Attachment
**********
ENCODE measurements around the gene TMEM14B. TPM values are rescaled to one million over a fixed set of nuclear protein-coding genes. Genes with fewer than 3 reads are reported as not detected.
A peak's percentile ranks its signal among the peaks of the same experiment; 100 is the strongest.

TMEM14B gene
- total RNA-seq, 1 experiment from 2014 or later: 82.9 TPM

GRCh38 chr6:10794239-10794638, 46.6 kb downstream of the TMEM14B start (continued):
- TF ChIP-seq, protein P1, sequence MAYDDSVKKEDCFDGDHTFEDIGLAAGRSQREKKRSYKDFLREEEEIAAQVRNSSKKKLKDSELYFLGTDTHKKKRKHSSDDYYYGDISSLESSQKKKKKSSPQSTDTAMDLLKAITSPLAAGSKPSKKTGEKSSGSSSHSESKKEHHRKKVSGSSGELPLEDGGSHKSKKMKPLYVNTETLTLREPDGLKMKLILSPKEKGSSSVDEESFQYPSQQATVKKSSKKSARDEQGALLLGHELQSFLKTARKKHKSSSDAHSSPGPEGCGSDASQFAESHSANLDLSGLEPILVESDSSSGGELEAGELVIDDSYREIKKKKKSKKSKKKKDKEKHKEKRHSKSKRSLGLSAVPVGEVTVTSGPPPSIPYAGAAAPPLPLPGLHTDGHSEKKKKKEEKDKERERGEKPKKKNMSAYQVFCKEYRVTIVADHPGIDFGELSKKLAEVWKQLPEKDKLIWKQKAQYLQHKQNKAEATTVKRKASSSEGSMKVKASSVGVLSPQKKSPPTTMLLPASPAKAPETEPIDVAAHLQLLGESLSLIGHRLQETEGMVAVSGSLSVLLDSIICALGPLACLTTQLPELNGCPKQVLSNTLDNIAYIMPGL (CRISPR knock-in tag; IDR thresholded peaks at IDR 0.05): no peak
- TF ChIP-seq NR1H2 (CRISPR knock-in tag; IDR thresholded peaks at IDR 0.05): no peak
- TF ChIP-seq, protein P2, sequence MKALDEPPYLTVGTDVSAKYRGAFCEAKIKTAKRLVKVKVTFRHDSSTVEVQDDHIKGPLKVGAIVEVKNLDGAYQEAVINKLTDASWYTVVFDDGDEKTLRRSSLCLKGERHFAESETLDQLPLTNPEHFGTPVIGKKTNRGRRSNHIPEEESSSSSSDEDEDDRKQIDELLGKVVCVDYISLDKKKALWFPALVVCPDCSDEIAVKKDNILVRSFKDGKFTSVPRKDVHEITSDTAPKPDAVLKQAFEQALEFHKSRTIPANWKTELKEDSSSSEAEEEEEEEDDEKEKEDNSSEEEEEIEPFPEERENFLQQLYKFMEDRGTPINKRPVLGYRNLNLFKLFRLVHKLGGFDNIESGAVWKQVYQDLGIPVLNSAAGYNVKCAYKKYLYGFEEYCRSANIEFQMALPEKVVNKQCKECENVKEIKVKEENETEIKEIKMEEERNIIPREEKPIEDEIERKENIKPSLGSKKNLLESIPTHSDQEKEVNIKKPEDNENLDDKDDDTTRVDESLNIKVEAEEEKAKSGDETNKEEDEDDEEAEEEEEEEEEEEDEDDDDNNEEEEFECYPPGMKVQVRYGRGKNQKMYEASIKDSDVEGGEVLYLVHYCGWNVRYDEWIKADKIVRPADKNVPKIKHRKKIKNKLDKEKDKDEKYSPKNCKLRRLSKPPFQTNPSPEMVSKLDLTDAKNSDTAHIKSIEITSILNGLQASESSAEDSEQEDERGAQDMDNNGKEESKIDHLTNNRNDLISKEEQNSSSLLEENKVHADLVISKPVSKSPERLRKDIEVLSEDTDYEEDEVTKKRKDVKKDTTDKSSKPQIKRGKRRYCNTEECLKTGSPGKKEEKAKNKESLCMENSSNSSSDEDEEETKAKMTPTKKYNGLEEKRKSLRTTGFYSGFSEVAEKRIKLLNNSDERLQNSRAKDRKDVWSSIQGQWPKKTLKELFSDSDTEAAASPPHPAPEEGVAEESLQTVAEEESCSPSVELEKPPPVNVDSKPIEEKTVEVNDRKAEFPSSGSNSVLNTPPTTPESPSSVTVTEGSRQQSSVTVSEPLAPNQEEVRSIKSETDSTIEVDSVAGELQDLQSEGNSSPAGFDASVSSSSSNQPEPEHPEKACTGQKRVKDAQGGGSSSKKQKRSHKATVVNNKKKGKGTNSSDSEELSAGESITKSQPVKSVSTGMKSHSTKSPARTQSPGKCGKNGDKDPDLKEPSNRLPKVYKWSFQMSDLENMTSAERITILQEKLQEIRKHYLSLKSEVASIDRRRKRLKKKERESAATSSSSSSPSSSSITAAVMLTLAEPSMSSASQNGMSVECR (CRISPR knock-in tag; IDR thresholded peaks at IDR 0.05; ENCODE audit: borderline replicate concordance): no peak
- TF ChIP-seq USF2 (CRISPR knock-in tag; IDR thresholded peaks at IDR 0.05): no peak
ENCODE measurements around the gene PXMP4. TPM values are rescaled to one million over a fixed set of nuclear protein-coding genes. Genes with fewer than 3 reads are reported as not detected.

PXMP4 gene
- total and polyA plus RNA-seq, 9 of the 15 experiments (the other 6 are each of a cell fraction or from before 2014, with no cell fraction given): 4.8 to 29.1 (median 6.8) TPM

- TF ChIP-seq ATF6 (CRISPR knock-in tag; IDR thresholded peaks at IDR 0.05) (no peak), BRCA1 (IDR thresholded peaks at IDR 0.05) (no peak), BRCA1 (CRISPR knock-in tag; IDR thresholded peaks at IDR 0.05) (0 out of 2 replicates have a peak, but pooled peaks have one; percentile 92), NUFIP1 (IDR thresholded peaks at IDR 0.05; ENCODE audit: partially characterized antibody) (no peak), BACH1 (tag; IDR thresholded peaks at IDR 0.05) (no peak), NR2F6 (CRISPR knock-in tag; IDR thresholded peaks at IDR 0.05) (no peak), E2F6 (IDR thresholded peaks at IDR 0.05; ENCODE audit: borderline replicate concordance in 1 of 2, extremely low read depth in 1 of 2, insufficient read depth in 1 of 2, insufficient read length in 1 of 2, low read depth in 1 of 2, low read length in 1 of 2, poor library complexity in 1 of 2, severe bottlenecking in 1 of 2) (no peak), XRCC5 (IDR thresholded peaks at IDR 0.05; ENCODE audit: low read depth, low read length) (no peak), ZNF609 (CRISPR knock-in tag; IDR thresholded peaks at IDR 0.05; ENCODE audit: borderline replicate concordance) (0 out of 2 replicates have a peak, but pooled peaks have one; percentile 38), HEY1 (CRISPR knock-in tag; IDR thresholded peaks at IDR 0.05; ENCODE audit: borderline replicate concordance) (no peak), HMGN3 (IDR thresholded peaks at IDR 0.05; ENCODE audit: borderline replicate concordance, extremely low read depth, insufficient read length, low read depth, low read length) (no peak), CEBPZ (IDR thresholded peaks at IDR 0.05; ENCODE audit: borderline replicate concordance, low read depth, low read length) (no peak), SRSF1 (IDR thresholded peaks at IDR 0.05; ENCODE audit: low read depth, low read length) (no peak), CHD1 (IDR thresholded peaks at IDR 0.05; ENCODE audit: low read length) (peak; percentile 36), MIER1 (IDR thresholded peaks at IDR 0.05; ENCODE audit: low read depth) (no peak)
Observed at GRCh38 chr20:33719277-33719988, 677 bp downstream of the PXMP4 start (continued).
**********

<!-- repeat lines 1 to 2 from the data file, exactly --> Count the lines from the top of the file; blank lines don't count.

ENCODE measurements around the gene TMEM14B. TPM values are rescaled to one million over a fixed set of nuclear protein-coding genes. Genes with fewer than 3 reads are reported as not detected.
A peak's percentile ranks its signal among the peaks of the same experiment; 100 is the strongest.